To quantify the observations, a survival analysis was performed. For the sake of statistical analysis, the cessation of repopulation was called death. Relative risk (RR) ratios of the groups of different types of HSC clones were then calculated for each time point. Distribution of the RR was analyzed using a Cochran-Cox statistic. By its nature, this analysis excludes the marked differences seen in the early repopulation data; consequently, no significant difference was found in the first 10 months after transplantation. However, from months 10 to 30, a highly significant difference of My-bi compared with balanced and Ly-bi HSCs (P < .0001) was found. To quantify the differences seen in the early repopulation curves, a cross-sectional analysis was performed by which the repopulation levels of the groups of HSCs were compared using the Mann-Whitney test. This analysis confirmed significant differences between repopulation levels of the My-bi and balanced (P < .04) and the My-bi and Ly-bi (P = .007) HSCs at 1 month. The delayed onset of repopulation, together with the long lifespan, indicates that My-bi HSCs comprise the most primitive component of the HSC compartment.

Precursor content

My-bi HSCs are defined by their ability to generate mature progeny that is skewed toward the myeloid lineage.10 This prompted us to question whether My-bi HSCs generate too many myeloid or too few lymphoid progeny. To test this, BMCs from individual primary hosts that were repopulated by clonally derived My-bi, Ly-bi, or balanced HSCs were examined for precursor content.

We focused on 2 types of precursor, immature precursors that are detected by their ability to repopulate stroma in limiting dilution and more mature precursors that respond to cytokines in colony-forming assays. Results varied noticeably among the HSC clones (Figure 4), consistent with the interpretation that each HSC clone has a distinct developmental program (Figure 1). All clonally derived HSCs had lower levels of precursors than unmanipulated controls. Therefore, precursor levels from Lin-bi HSCs were compared with those from balanced HSCs. Ly-bi and balanced HSCs gave rise to comparable levels of precursors in lymphoid condition. However, every My-bi HSC examined generated reduced levels (average reduction, 3-fold; P = .059) of this immature B-lineage precursor when compared with balanced HSCs. In contrast, the frequency of cells that respond to stroma in myeloid condition were comparable between My-bi and balanced HSCs but were reduced by approximately 60% in the progeny of Ly-bi HSCs. My-bi and balanced HSCs gave rise to similar levels of myeloid culture colony-forming unit (CFUc), but Ly-bi HSCs generated fewer CFUc. Although clonal variability precluded highly significant statistical values, the data are consistent with the interpretation that lymphoid bias is caused by a decrease in the production of myeloid cells, whereas myeloid bias is attributed to reduced production of lymphoid precursors.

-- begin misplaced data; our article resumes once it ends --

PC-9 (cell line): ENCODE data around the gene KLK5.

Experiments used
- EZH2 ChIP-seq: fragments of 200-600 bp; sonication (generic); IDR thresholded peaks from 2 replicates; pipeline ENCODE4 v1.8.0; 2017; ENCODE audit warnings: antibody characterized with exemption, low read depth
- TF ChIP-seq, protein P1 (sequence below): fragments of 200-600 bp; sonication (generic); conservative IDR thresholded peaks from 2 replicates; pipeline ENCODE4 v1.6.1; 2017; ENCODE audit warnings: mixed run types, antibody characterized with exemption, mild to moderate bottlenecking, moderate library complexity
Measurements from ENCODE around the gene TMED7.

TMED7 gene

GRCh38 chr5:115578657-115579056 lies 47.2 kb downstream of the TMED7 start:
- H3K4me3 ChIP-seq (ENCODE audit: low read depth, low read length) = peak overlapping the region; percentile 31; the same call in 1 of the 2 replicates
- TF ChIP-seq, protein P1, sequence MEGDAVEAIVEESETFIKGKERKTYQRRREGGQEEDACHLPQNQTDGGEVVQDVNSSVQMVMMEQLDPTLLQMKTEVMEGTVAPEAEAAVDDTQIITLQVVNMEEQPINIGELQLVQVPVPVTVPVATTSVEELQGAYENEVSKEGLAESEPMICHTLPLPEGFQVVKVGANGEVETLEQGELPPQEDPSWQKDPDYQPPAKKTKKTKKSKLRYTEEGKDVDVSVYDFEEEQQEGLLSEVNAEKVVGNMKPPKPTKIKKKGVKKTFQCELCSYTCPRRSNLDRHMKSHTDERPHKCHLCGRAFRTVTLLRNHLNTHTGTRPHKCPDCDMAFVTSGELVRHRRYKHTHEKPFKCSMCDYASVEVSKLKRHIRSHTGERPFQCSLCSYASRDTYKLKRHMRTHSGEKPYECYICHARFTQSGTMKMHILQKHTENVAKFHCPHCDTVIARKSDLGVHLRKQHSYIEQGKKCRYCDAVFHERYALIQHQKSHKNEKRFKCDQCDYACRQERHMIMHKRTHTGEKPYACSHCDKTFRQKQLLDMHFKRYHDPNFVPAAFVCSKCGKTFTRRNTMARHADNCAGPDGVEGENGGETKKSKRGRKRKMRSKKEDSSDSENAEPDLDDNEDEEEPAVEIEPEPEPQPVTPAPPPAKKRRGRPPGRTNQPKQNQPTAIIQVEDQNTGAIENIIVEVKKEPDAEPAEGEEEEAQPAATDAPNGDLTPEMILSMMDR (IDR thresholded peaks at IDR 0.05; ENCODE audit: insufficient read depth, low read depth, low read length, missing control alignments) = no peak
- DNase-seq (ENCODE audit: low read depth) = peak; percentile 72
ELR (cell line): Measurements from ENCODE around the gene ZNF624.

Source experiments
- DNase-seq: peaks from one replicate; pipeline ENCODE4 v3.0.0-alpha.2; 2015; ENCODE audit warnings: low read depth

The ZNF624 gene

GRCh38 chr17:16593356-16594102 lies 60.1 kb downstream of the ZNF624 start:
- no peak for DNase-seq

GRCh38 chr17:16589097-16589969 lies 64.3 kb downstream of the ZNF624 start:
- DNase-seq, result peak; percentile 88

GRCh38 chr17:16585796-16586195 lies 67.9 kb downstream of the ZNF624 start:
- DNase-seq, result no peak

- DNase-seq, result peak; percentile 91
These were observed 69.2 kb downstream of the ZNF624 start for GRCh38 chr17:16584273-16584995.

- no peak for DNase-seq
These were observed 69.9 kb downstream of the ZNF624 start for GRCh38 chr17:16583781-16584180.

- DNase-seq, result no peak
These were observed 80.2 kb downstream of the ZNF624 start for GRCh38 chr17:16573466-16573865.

Figure 4.

Donor-type precursor levels in the progeny of different types of HSCs. Shown are the mean levels of donor-type precursors (± SE). The number of experiments (n), each using an individual animal repopulated by an independent balanced, My-bi, or Ly-bi HSC, is indicated below the x-axis. Data from unmanipulated animals (control) are shown for comparison. (A) Lymphoid and myeloid stroma. (B) CFUc. Note that panels A and B use different scales for the y-axis. Lymphoid stroma indicates the frequency of precursors that respond to stroma in Whitlock-Witte conditions to generate colonies of pre-B cells. The cell that repopulates the stroma to differentiate into pre-B cells and B cells is arguably the earliest B-lineage precursor.26 Myeloid stroma indicates the frequency of cells that respond to stroma in Dexter conditions to generate colonies of myeloid cells. This assay is identical to the long-term culture–initiating cell (LTC-IC) assay.9,40 However, the relationship between LTC-ICs and repopulating HSCs in previously transplanted BM has not been defined. Therefore, we chose to use a conservative interpretation of the data to indicate myeloid differentiation potential. CFUc indicates colony-forming units in response to IL-3. Individual colonies from all experiments were harvested and genotyped to determine the fraction of colonies derived from the transplanted HSC clone. The level of significance compared with precursors from balanced HSCs is indicated.

The data in Figure 4 indicate that My-bi HSCs show a reduction of primitive B-lymphoid precursors. To test whether the T-lymphocyte lineage is also impaired, we measured the frequency of CFUt, a primitive precursor that homes to the thymus, where it proliferates to generate mature T cells that replenish the periphery.32,33 The data in Figure 5 show a strong reduction in CFUt levels in the progeny of 2 independent My-bi HSCs compared with control cells. Collectively, the data show that My-bi HSCs generated reduced levels of B- and T-lymphoid precursors.

Figure 5.